Seismic Anisotropy and Age-Dependent Structure of the Upper Oceanic Crust

  1. John M. Sinton
  1. Gerard J. Fryer,
  2. Daniel J. Miller and
  3. Patricia A. Berge

Published Online: 19 MAR 2013

DOI: 10.1029/GM057p0001

Evolution of Mid Ocean Ridges

Evolution of Mid Ocean Ridges

How to Cite

Fryer, G. J., Miller, D. J. and Berge, P. A. (1989) Seismic Anisotropy and Age-Dependent Structure of the Upper Oceanic Crust, in Evolution of Mid Ocean Ridges (ed J. M. Sinton), American Geophysical Union, Washington, D. C.. doi: 10.1029/GM057p0001

Author Information

  1. Hawaii Institute of Geophysics, University of Hawaii at Manoa, Honolulu, Hawaii 96822

Publication History

  1. Published Online: 19 MAR 2013
  2. Published Print: 1 JAN 1989

ISBN Information

Print ISBN: 9780875904580

Online ISBN: 9781118666449



  • Sea—floor spreading—Congresses;
  • Mid-ocean ridges—Congresses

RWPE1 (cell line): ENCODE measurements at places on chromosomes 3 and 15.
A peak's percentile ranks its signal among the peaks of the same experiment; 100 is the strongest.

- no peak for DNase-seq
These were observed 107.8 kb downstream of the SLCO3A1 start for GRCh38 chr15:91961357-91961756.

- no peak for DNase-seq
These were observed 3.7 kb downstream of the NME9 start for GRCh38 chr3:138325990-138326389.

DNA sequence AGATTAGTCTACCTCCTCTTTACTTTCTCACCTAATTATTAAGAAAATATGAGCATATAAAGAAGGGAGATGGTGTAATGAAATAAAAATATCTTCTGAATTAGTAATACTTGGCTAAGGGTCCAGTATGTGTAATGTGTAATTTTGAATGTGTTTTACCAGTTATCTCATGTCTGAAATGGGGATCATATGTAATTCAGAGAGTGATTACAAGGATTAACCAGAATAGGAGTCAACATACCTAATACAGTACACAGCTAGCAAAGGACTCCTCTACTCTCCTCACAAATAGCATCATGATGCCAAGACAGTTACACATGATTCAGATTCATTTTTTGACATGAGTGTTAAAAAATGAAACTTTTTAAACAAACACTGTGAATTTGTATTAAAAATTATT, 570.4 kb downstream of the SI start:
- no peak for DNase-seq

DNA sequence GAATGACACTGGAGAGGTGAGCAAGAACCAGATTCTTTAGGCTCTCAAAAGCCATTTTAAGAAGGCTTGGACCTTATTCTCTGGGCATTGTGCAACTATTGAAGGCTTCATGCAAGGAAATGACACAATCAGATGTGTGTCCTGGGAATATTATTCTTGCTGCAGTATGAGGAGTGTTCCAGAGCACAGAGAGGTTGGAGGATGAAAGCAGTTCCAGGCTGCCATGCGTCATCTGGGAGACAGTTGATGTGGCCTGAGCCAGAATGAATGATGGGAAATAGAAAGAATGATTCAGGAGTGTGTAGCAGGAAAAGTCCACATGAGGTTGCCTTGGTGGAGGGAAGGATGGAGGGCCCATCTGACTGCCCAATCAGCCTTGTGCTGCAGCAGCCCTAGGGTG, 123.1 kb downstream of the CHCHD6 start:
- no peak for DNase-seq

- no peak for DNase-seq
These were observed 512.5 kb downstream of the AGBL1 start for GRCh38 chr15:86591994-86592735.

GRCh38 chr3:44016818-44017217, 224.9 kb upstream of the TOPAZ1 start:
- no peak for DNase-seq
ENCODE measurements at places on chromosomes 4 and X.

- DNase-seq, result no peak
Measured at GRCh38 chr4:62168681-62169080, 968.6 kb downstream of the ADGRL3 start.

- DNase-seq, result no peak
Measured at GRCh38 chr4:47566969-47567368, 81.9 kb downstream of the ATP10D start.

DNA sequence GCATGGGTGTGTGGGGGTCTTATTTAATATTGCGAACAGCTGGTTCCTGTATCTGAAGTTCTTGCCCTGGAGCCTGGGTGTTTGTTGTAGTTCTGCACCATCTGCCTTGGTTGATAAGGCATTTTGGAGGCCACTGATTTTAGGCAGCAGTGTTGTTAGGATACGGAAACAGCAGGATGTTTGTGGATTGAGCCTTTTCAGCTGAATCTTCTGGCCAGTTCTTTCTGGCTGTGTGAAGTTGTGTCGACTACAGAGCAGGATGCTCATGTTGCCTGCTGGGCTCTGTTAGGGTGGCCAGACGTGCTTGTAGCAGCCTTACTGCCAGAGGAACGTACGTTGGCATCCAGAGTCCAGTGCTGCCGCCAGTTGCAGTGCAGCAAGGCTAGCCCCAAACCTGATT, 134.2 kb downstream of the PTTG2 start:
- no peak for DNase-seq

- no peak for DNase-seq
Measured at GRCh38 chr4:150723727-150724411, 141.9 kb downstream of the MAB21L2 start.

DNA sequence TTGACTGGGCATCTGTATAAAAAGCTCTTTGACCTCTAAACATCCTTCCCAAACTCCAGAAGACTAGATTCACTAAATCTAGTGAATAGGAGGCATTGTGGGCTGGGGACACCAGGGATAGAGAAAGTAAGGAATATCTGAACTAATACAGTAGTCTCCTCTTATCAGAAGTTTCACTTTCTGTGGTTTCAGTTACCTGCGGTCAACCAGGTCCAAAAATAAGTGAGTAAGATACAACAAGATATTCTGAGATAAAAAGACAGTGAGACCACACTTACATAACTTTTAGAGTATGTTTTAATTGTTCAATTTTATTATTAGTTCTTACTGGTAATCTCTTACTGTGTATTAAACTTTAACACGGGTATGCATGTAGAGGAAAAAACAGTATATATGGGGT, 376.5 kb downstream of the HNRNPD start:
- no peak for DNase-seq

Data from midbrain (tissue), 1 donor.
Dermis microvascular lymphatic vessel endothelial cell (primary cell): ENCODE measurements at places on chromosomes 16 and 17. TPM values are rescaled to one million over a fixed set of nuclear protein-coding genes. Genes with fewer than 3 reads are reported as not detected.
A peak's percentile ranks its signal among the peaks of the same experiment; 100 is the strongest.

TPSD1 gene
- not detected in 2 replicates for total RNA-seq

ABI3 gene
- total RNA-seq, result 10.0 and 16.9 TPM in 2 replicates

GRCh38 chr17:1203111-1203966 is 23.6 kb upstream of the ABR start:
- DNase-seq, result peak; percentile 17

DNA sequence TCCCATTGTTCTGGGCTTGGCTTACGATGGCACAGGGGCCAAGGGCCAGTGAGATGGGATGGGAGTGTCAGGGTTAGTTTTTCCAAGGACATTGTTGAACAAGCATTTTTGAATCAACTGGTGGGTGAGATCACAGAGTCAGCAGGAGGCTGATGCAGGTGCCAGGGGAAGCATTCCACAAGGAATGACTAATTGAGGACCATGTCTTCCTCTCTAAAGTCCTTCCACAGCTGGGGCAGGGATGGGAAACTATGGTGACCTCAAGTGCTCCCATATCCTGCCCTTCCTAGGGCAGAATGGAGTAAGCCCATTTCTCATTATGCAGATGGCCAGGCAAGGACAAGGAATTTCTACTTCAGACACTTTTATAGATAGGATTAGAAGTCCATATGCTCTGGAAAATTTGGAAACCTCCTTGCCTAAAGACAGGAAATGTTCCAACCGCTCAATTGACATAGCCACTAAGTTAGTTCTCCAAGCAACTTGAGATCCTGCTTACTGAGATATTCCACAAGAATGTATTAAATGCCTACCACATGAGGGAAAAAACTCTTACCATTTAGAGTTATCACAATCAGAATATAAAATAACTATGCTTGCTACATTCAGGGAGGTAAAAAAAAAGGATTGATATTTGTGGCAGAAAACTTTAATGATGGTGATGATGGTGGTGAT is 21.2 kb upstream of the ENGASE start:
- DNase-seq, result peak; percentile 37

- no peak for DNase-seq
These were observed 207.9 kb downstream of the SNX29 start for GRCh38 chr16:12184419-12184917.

Seismic anisotropy in oceanic layer 2 resulting from a preferred alignment of fractures has been widely recognized, but all experiments to date have sought to measure only the weak azimuthal variation of elastic properties resulting from tectonically controlled systems of vertical fractures. From ocean drilling data, however, especially from DSDP Hole 504B, we know that layer 2 is composed of interleaved massive flows and breccia units, and that the massive units have a very strong concentration of horizontal fractures. Layer 2's pronounced horizontal fabric of low-velocity “layers” (fractures and/or breccia zones) permeating an otherwise high-velocity matrix, will cause P-waves to travel faster horizontally than vertically. This anisotropy has no azimuthal expression, and so cannot easily be recognized in seismic data, but it may lead to overestimation of the thickness of upper crustal layers by as much as 30% in young crust. Further, the anisotropy affects P and S waves differently, so where shear-wave data are available, Poisson's ratio may be substantially underestimated. The widespread observation of a low Poisson's ratio zone in the upper few kilometers of young crust is almost certainly an artifact of ignoring anisotropy. As the crust ages, fractures and voids are filled by chemical alteration and precipitation, the velocity contrast between rock and void-filling material is reduced, and the anisotropy decreases. The errors introduced by assuming isotropy thus show an inverse relationship to crustal age, so that thickness measurements from old crust are probably no more than 10% in error. This explains a long-standing enigma of marine seismology: the apparent thinning of upper crustal layers with age.